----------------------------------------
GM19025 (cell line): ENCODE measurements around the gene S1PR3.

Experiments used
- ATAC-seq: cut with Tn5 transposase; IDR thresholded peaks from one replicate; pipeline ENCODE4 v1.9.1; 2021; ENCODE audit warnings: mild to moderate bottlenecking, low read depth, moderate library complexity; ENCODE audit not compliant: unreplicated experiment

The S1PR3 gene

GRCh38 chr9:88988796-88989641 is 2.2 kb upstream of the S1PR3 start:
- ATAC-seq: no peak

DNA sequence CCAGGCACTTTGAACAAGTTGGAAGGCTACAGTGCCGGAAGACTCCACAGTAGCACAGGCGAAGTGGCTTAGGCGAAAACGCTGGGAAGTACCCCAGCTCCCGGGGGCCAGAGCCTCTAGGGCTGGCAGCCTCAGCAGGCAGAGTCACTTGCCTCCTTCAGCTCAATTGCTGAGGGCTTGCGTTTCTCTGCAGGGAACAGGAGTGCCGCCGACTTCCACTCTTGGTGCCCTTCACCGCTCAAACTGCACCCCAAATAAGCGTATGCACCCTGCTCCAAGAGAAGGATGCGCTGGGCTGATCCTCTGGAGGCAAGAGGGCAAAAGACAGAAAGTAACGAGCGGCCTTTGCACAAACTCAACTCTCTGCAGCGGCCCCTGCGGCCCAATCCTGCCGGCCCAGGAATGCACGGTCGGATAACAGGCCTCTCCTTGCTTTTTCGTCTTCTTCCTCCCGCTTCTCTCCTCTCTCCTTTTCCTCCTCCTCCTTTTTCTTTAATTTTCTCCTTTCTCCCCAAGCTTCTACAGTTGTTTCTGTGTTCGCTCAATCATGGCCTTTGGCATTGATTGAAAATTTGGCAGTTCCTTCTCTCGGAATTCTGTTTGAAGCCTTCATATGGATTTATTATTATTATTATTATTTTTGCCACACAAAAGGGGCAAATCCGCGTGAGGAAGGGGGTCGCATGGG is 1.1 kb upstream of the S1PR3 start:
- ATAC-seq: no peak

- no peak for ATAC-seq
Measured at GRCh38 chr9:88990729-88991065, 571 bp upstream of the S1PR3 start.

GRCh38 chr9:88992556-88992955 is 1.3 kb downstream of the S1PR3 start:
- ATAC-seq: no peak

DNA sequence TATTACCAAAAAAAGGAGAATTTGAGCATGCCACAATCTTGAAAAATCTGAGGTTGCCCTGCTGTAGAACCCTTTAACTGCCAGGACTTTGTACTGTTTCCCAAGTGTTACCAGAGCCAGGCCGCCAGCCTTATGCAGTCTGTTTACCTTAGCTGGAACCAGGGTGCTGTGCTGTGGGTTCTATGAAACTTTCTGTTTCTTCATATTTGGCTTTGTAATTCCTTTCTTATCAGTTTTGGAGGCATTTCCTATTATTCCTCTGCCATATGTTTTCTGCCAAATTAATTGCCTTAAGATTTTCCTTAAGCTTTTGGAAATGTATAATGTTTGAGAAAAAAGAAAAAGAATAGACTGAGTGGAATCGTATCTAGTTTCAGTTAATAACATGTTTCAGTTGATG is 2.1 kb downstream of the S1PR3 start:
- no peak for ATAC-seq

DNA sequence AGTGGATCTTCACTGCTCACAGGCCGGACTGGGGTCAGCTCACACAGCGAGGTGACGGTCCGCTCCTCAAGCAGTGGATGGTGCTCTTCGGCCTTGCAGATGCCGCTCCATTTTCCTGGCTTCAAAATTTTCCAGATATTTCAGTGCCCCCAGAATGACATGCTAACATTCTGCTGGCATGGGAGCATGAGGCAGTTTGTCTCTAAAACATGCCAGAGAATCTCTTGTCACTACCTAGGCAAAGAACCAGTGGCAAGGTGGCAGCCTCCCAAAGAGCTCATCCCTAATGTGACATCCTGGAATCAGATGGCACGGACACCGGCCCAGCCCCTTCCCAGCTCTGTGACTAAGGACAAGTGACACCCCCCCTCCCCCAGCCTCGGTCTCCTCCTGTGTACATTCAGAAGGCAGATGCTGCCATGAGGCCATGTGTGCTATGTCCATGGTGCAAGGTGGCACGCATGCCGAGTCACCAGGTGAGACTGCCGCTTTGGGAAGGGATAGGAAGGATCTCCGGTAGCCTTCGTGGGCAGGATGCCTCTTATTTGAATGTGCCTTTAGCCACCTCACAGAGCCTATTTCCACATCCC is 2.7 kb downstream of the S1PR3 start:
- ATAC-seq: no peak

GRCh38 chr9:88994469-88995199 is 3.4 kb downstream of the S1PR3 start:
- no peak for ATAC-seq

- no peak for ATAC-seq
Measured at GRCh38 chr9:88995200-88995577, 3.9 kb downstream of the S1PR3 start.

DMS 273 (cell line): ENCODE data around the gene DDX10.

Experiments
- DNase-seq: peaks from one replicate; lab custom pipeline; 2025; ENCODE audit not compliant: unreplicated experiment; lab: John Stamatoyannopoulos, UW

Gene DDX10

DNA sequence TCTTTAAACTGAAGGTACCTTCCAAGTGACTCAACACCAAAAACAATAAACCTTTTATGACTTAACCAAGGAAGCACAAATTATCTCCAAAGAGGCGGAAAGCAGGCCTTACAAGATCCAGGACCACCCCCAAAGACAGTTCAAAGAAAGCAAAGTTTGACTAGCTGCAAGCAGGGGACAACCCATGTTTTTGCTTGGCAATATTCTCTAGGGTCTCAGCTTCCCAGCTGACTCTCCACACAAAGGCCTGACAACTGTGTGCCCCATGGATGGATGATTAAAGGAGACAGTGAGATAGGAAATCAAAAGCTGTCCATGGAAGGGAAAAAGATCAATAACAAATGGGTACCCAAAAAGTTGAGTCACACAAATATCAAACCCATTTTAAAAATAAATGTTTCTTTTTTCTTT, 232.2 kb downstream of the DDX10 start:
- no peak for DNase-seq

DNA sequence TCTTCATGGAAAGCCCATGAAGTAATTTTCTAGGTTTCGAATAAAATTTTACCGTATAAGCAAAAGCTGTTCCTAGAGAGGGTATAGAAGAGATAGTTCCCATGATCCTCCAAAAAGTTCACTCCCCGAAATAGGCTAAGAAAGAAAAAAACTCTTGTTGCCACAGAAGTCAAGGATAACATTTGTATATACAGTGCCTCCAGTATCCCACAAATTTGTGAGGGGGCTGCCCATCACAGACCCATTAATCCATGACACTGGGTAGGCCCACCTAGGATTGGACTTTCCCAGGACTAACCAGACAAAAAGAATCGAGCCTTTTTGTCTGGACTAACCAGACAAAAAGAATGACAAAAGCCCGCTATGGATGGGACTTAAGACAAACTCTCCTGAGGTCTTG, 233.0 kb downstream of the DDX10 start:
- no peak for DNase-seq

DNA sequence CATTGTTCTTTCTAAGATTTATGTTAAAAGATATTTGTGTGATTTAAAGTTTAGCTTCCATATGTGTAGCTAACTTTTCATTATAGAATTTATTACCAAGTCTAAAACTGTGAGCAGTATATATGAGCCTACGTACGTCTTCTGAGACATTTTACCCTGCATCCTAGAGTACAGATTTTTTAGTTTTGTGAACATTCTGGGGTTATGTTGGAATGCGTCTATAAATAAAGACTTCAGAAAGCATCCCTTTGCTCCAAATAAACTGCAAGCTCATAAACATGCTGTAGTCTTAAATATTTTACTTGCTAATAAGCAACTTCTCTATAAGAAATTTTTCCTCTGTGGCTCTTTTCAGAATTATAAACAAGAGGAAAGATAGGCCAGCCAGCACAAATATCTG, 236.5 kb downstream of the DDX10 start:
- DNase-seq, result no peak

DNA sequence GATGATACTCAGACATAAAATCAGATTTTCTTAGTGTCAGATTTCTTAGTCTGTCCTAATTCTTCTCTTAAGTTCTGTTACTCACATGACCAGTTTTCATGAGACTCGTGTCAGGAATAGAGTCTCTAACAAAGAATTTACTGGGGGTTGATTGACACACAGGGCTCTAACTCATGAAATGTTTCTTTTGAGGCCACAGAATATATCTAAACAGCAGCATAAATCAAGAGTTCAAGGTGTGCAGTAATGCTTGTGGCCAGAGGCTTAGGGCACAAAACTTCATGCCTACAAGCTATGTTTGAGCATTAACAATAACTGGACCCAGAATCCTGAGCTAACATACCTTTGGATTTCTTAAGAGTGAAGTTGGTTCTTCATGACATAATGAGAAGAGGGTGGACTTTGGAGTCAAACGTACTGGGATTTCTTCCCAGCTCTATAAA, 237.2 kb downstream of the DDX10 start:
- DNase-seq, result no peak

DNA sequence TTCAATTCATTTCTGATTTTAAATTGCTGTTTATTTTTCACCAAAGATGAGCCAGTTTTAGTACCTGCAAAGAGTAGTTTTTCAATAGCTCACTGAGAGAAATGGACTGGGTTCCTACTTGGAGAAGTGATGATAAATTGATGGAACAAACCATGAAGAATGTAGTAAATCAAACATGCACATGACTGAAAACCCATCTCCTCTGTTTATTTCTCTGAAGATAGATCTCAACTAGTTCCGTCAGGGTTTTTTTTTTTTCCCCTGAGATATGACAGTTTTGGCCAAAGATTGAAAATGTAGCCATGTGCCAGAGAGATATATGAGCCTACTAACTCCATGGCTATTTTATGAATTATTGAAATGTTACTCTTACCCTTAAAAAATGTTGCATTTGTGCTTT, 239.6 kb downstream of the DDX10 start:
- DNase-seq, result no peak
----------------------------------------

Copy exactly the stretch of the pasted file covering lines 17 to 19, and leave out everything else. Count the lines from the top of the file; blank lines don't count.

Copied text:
GRCh38 chr9:88994469-88995199 is 3.4 kb downstream of the S1PR3 start:
- no peak for ATAC-seq

- no peak for ATAC-seq